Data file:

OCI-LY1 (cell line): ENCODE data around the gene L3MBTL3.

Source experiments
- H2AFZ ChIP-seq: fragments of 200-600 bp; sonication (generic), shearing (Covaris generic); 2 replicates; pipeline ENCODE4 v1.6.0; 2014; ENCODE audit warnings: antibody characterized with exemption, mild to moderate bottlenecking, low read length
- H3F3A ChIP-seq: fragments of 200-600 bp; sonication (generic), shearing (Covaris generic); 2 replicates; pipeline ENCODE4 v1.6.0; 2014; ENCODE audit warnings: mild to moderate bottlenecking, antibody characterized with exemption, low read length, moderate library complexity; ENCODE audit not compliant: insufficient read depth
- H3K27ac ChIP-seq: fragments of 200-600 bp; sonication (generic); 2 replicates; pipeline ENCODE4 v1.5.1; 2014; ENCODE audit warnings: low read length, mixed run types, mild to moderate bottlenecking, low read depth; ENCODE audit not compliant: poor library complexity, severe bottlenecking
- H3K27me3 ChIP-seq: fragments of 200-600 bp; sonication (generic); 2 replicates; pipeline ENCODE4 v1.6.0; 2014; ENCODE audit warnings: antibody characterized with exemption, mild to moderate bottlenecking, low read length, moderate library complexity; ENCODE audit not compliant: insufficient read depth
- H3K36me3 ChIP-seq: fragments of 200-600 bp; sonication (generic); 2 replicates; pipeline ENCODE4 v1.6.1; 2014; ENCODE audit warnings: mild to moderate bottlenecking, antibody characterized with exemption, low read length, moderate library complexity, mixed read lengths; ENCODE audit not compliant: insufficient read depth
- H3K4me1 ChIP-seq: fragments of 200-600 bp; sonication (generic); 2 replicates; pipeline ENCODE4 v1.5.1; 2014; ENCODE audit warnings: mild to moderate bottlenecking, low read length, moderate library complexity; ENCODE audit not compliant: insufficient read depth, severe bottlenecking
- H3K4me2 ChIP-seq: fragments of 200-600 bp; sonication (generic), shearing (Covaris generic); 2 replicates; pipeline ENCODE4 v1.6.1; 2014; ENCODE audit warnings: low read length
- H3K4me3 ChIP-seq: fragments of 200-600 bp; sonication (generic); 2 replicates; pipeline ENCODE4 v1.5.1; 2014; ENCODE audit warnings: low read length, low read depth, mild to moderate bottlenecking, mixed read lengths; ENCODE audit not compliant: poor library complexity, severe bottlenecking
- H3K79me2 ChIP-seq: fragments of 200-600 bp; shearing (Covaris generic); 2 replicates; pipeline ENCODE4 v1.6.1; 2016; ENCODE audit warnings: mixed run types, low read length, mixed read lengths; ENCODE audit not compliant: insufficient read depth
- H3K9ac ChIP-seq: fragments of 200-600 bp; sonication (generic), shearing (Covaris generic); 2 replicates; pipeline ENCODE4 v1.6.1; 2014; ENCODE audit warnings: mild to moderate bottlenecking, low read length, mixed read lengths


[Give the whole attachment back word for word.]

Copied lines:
OCI-LY1 (cell line): ENCODE data around the gene L3MBTL3.

Source experiments
- H2AFZ ChIP-seq: fragments of 200-600 bp; sonication (generic), shearing (Covaris generic); 2 replicates; pipeline ENCODE4 v1.6.0; 2014; ENCODE audit warnings: antibody characterized with exemption, mild to moderate bottlenecking, low read length
- H3F3A ChIP-seq: fragments of 200-600 bp; sonication (generic), shearing (Covaris generic); 2 replicates; pipeline ENCODE4 v1.6.0; 2014; ENCODE audit warnings: mild to moderate bottlenecking, antibody characterized with exemption, low read length, moderate library complexity; ENCODE audit not compliant: insufficient read depth
- H3K27ac ChIP-seq: fragments of 200-600 bp; sonication (generic); 2 replicates; pipeline ENCODE4 v1.5.1; 2014; ENCODE audit warnings: low read length, mixed run types, mild to moderate bottlenecking, low read depth; ENCODE audit not compliant: poor library complexity, severe bottlenecking
- H3K27me3 ChIP-seq: fragments of 200-600 bp; sonication (generic); 2 replicates; pipeline ENCODE4 v1.6.0; 2014; ENCODE audit warnings: antibody characterized with exemption, mild to moderate bottlenecking, low read length, moderate library complexity; ENCODE audit not compliant: insufficient read depth
- H3K36me3 ChIP-seq: fragments of 200-600 bp; sonication (generic); 2 replicates; pipeline ENCODE4 v1.6.1; 2014; ENCODE audit warnings: mild to moderate bottlenecking, antibody characterized with exemption, low read length, moderate library complexity, mixed read lengths; ENCODE audit not compliant: insufficient read depth
- H3K4me1 ChIP-seq: fragments of 200-600 bp; sonication (generic); 2 replicates; pipeline ENCODE4 v1.5.1; 2014; ENCODE audit warnings: mild to moderate bottlenecking, low read length, moderate library complexity; ENCODE audit not compliant: insufficient read depth, severe bottlenecking
- H3K4me2 ChIP-seq: fragments of 200-600 bp; sonication (generic), shearing (Covaris generic); 2 replicates; pipeline ENCODE4 v1.6.1; 2014; ENCODE audit warnings: low read length
- H3K4me3 ChIP-seq: fragments of 200-600 bp; sonication (generic); 2 replicates; pipeline ENCODE4 v1.5.1; 2014; ENCODE audit warnings: low read length, low read depth, mild to moderate bottlenecking, mixed read lengths; ENCODE audit not compliant: poor library complexity, severe bottlenecking
- H3K79me2 ChIP-seq: fragments of 200-600 bp; shearing (Covaris generic); 2 replicates; pipeline ENCODE4 v1.6.1; 2016; ENCODE audit warnings: mixed run types, low read length, mixed read lengths; ENCODE audit not compliant: insufficient read depth
- H3K9ac ChIP-seq: fragments of 200-600 bp; sonication (generic), shearing (Covaris generic); 2 replicates; pipeline ENCODE4 v1.6.1; 2014; ENCODE audit warnings: mild to moderate bottlenecking, low read length, mixed read lengths